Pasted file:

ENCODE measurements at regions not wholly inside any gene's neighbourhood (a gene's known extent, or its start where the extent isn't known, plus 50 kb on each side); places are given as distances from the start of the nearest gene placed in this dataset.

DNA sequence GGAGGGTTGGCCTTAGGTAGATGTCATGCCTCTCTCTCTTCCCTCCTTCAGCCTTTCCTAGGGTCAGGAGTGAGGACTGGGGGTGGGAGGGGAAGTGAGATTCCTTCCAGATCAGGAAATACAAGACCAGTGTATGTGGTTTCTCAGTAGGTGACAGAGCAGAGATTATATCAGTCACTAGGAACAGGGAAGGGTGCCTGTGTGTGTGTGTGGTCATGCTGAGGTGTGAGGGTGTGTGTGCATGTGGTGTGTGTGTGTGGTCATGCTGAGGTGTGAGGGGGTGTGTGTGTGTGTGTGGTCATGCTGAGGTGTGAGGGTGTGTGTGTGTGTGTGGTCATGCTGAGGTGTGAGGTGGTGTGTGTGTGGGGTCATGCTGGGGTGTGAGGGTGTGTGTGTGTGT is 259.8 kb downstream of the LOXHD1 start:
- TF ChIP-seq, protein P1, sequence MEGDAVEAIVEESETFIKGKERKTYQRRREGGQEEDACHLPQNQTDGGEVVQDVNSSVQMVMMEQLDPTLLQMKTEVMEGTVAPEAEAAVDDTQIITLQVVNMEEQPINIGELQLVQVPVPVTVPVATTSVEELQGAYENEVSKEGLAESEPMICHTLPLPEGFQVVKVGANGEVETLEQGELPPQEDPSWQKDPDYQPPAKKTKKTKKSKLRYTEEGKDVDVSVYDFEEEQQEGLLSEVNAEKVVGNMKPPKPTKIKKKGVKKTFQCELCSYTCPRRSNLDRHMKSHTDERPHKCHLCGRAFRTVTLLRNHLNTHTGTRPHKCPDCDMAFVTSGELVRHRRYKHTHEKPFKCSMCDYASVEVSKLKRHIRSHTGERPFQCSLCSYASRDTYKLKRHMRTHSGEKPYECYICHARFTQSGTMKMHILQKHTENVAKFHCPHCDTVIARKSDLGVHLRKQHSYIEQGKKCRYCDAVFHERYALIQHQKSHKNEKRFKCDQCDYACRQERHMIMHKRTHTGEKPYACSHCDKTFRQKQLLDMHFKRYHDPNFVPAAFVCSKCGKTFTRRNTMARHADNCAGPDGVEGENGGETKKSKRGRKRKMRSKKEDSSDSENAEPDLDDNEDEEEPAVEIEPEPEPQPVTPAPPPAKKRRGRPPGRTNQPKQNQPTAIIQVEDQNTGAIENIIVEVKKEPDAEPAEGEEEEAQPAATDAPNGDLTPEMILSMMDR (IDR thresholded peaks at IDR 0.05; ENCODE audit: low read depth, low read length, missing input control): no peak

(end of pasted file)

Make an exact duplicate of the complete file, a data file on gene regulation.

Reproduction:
ENCODE measurements at regions not wholly inside any gene's neighbourhood (a gene's known extent, or its start where the extent isn't known, plus 50 kb on each side); places are given as distances from the start of the nearest gene placed in this dataset.

DNA sequence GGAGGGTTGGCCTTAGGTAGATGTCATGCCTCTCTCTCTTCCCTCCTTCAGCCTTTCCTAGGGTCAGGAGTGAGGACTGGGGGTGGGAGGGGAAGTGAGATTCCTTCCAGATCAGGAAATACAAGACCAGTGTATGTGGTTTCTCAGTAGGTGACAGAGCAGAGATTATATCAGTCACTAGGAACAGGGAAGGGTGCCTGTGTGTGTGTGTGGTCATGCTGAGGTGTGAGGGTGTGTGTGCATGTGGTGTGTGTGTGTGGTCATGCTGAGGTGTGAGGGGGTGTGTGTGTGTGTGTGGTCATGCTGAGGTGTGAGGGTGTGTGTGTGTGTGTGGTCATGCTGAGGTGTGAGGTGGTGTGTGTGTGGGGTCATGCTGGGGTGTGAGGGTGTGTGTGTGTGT is 259.8 kb downstream of the LOXHD1 start:
- TF ChIP-seq, protein P1, sequence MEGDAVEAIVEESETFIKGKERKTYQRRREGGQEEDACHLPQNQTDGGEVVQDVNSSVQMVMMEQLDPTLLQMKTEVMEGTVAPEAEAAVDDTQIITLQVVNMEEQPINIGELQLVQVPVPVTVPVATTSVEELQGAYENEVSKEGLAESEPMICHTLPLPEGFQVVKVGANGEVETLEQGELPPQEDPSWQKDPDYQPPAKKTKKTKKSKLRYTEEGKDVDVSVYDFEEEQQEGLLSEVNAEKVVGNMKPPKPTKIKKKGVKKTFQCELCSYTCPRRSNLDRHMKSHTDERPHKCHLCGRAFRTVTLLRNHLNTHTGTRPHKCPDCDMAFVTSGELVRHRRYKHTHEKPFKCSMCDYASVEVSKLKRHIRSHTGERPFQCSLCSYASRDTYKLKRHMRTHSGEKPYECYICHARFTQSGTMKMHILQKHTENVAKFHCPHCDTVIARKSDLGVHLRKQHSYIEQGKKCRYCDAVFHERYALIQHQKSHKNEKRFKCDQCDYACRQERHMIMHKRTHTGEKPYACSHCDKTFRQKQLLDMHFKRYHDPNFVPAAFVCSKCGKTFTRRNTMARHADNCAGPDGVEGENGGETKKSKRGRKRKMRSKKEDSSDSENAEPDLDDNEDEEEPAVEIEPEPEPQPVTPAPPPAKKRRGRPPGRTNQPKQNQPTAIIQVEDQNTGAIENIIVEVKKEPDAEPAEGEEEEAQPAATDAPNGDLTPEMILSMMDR (IDR thresholded peaks at IDR 0.05; ENCODE audit: low read depth, low read length, missing input control): no peak